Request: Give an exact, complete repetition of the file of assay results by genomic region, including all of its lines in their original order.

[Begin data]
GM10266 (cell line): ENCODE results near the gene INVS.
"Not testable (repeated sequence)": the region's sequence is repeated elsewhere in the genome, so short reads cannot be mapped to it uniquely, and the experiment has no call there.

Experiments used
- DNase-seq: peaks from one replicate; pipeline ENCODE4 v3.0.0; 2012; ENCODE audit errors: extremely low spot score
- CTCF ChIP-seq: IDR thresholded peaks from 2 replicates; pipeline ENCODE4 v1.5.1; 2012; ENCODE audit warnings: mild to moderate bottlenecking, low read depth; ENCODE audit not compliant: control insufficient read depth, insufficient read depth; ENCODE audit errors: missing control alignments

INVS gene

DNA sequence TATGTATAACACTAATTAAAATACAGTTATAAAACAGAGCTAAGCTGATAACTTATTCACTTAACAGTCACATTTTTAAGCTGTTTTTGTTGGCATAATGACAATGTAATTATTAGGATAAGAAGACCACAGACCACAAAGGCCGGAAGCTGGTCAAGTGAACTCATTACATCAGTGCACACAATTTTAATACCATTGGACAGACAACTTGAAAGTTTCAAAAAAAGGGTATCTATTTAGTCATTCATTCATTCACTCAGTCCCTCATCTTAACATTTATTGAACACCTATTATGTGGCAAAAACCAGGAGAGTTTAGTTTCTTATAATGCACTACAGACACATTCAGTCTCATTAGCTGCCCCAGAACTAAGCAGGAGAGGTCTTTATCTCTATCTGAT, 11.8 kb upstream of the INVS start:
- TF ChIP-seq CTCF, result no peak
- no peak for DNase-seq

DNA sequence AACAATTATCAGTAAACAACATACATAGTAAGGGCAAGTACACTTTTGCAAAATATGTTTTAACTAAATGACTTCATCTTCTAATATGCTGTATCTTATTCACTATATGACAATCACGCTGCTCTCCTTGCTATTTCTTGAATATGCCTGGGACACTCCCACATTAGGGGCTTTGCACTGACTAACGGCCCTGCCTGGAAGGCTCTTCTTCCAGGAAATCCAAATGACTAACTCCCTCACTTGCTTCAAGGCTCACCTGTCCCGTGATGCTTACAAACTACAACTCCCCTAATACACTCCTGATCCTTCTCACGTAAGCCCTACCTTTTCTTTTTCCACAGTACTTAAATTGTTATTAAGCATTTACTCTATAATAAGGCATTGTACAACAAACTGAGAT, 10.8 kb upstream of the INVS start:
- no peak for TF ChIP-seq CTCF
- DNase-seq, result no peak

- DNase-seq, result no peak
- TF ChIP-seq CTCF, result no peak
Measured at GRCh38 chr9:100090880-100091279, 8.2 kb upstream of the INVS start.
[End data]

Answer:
GM10266 (cell line): ENCODE results near the gene INVS.
"Not testable (repeated sequence)": the region's sequence is repeated elsewhere in the genome, so short reads cannot be mapped to it uniquely, and the experiment has no call there.

Experiments used
- DNase-seq: peaks from one replicate; pipeline ENCODE4 v3.0.0; 2012; ENCODE audit errors: extremely low spot score
- CTCF ChIP-seq: IDR thresholded peaks from 2 replicates; pipeline ENCODE4 v1.5.1; 2012; ENCODE audit warnings: mild to moderate bottlenecking, low read depth; ENCODE audit not compliant: control insufficient read depth, insufficient read depth; ENCODE audit errors: missing control alignments

INVS gene

DNA sequence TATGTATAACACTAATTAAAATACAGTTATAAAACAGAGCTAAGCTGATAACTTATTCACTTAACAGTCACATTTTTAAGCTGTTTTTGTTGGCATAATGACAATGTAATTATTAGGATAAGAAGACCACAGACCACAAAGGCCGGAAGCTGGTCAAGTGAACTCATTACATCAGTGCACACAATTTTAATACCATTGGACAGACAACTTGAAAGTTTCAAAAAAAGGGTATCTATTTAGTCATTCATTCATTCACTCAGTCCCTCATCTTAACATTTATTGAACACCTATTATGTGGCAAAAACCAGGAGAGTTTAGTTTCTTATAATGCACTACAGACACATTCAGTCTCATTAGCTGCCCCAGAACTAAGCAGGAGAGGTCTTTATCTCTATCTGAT, 11.8 kb upstream of the INVS start:
- TF ChIP-seq CTCF, result no peak
- no peak for DNase-seq

DNA sequence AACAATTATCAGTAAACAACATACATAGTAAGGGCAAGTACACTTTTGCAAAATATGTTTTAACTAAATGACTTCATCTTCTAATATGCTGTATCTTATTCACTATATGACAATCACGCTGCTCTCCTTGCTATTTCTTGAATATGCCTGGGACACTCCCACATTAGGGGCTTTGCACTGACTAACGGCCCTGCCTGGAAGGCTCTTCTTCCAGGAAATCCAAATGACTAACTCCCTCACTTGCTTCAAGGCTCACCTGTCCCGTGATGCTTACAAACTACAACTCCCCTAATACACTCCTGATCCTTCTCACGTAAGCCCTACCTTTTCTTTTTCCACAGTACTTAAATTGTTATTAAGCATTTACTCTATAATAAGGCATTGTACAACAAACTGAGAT, 10.8 kb upstream of the INVS start:
- no peak for TF ChIP-seq CTCF
- DNase-seq, result no peak

- DNase-seq, result no peak
- TF ChIP-seq CTCF, result no peak
Measured at GRCh38 chr9:100090880-100091279, 8.2 kb upstream of the INVS start.